Hello Kitty is the second most valuable media franchise in the world, worth $84.5 billion
Image: Artyooran / Shutterstock
The famous Japanese kitten who was responsible for us learning the Japanese word "kawaii" for describing her, is set for a new digital path that should boost her revival. Keep your eyes peeled because Hello Kitty is getting ready to land in the metaverse and have her face on NFTs.
She's 48 years old. She sports a little red bow above her ear. And she is the most famous Japanese cat on the planet. Love her or hate her, everyone knows Hello Kitty. If you haven't heard or seen much about her lately (don't forget that the story is that she's actually a little girl born in the south of England), you should know that she's about to make a major comeback on our screens. In an interview with the Financial Times, the young chief executive of the company behind her, Sanrio, who took over from his grandfather in 2020, confides that he is working on partnerships with tech giants, as well as Amazon or Netflix.
The goal is to make the company's cute, ultra-popular kitten a star of the virtual world. CEO Tomokuni Tsuji intends to send Hello Kitty into the metaverse and create NFTs
featuring her image. Sanrio already has some experience with this parallel world as last December the Japanese brand organized a virtual music festival in its Tokyo amusement park. The company is thinking big, with a plan to translate its growth goals into hours of time spent by fans with the brand's characters. By 2030, Tsuji hopes that fans will spend some 300 billion hours with Hello Kitty and her friends. While the goal seems extremely ambitious—especially in the eyes of Westerners for whom Hello Kitty will have to compete with Disney properties like Mickey, it is in fact not so unrealistic when one learns that its fans have already spent more than a billion hours exchanging virtual character stamps via the instant messaging application Line.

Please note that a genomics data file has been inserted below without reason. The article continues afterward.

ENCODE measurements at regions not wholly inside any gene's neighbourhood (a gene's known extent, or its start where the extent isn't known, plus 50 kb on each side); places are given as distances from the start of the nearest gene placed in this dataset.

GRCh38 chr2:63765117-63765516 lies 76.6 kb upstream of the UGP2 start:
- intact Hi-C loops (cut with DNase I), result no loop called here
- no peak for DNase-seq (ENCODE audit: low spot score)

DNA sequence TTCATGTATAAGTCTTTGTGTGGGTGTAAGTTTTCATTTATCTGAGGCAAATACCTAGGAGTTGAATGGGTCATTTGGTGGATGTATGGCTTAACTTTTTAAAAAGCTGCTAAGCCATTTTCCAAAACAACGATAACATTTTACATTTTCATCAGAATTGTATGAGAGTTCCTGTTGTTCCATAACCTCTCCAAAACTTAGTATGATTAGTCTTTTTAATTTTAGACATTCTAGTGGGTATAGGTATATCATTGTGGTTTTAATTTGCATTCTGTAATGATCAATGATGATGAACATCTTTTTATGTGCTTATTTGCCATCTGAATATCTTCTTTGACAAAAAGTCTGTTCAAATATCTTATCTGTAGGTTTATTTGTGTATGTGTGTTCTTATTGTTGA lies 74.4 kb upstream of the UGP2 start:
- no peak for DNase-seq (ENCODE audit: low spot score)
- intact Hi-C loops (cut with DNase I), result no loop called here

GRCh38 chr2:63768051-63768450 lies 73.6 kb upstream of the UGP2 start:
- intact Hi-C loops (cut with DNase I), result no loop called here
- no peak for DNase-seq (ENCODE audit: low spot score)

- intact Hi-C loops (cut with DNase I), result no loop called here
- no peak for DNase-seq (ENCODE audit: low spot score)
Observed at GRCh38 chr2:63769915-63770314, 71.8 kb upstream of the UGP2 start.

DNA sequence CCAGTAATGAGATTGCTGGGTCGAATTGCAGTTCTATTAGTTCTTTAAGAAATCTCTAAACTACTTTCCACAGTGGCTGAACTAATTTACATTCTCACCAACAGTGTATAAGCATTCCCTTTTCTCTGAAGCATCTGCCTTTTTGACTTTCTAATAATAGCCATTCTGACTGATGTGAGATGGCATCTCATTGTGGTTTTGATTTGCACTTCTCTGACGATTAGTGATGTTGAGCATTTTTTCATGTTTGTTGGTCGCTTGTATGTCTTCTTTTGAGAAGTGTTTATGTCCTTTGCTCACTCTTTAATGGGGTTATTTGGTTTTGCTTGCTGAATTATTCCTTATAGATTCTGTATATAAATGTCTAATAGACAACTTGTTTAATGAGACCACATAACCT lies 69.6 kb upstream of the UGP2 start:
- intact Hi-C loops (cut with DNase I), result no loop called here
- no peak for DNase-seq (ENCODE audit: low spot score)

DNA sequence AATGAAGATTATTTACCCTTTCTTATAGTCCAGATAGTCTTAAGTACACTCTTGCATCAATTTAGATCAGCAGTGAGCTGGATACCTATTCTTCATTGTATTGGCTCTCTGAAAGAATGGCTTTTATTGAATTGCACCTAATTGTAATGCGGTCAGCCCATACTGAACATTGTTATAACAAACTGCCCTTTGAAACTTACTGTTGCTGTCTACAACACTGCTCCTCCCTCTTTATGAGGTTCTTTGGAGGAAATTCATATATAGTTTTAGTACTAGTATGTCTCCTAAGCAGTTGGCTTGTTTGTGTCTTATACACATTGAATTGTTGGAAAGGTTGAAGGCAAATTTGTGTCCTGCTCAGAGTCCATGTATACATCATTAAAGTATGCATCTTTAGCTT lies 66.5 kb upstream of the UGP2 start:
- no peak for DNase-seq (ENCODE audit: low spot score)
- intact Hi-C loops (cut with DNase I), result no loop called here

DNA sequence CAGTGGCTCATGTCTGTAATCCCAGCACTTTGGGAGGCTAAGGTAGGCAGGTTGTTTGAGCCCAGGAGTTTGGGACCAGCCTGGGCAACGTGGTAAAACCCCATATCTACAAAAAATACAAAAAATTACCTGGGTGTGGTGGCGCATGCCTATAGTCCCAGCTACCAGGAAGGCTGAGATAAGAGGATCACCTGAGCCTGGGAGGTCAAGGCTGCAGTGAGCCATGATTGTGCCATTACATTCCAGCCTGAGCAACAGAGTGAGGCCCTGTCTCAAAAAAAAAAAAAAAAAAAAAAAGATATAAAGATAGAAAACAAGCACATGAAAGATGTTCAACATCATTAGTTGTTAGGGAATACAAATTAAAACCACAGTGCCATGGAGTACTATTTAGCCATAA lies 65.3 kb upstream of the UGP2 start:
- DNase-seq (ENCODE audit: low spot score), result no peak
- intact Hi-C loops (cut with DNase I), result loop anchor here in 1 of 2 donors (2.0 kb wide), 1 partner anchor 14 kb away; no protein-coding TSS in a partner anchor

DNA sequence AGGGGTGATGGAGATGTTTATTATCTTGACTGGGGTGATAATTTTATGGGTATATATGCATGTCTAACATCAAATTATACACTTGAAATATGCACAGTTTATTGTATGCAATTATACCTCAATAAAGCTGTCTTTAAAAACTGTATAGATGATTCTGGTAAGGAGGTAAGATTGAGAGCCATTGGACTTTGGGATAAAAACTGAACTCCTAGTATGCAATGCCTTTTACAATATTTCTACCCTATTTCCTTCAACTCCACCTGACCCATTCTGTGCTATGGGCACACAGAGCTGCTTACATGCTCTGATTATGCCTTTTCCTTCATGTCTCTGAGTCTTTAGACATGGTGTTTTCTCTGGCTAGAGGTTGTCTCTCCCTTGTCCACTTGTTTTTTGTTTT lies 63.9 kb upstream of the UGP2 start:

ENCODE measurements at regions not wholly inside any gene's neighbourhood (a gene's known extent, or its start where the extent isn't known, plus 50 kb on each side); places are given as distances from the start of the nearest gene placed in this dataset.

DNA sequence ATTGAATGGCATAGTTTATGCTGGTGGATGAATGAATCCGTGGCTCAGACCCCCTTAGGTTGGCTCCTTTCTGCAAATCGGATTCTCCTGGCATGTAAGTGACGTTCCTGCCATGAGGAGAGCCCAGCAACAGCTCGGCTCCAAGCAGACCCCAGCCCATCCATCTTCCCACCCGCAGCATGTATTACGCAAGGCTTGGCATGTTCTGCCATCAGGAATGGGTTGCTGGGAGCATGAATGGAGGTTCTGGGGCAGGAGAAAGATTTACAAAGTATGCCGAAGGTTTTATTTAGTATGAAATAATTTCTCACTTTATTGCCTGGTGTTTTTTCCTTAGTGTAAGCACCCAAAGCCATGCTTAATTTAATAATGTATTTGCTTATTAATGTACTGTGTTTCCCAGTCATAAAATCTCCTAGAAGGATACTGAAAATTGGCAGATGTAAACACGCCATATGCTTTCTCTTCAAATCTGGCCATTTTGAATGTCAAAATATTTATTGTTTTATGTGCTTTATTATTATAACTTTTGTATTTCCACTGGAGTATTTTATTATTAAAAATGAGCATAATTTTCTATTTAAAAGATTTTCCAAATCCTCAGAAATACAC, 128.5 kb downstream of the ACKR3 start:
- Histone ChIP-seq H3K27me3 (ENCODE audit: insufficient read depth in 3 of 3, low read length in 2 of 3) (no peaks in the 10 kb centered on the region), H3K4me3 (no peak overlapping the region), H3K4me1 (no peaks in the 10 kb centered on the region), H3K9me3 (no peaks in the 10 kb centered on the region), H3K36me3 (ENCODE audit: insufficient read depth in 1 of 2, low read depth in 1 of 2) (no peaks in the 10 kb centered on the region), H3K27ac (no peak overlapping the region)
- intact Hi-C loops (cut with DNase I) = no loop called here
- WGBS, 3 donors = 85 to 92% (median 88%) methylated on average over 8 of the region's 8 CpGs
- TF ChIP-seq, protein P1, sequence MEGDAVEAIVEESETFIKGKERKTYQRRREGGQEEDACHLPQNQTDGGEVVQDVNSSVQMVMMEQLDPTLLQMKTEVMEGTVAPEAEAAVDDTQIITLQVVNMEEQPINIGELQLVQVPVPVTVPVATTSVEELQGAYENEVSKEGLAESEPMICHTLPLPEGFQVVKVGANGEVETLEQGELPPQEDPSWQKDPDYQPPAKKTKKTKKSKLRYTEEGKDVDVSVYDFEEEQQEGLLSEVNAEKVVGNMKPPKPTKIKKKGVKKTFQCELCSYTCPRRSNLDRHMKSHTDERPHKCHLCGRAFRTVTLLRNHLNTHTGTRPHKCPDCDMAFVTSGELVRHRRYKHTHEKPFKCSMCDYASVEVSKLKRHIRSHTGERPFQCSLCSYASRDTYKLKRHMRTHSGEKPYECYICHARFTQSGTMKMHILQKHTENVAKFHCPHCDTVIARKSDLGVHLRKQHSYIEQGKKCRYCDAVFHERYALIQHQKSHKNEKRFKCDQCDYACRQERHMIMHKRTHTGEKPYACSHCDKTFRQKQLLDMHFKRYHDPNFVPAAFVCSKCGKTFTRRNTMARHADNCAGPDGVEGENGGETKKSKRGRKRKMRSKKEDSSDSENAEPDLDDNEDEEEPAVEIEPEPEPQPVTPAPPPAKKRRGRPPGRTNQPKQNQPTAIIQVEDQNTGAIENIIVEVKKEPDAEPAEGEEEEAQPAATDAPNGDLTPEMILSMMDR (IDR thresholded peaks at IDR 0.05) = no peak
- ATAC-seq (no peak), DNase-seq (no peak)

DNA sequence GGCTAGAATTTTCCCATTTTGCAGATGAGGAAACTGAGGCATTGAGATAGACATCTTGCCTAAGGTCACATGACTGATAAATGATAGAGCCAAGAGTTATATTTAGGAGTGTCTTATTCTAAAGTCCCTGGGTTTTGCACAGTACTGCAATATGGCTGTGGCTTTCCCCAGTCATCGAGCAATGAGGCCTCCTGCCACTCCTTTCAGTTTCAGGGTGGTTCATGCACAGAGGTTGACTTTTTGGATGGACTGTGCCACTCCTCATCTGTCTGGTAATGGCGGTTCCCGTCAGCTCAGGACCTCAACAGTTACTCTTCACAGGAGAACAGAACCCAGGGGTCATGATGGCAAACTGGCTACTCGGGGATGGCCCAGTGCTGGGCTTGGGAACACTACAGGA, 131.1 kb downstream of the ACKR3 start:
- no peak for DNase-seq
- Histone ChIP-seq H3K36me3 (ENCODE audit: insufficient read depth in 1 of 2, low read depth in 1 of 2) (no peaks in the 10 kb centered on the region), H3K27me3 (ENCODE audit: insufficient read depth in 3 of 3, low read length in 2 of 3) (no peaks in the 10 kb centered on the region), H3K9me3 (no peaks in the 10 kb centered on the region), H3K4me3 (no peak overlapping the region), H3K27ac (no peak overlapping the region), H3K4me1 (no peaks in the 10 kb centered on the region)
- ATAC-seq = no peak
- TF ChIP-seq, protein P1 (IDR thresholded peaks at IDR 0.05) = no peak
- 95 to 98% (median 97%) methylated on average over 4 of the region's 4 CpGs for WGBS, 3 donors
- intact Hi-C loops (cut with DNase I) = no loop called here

Just because Hello Kitty didn't figure on your little cousins' Christmas wishlist in some form over the last holidays, it doesn't mean that the Japanese kitten has disappeared from the radar. Hello Kitty remains an icon in the daily life of many Asian populations. According to figures published by Statista last November, she is the second most most valuable media franchise in the world, worth 84.5 billion dollars, just behind Pokémon (105 billion) and far ahead of Mickey (80.3 billion). In Tokyo, you need only raise your head to see the little kitten's face in some form on every street corner. And her popularity continues to be maintained through various projects. The latest one is an amusement park under construction in the Chinese province of Hainan. Hello Kitty will have her own hotel there, managed by the Hyatt Hotels & Resorts chain. On the occasion of the next universal Expo planned for 2025 in Osaka, Hello Kitty will figure as an ambassador of Japanese culture, according to the Japanese Ministry of Foreign Affairs in 2018. We definitely haven't seen the end of the "kawaii" cat.
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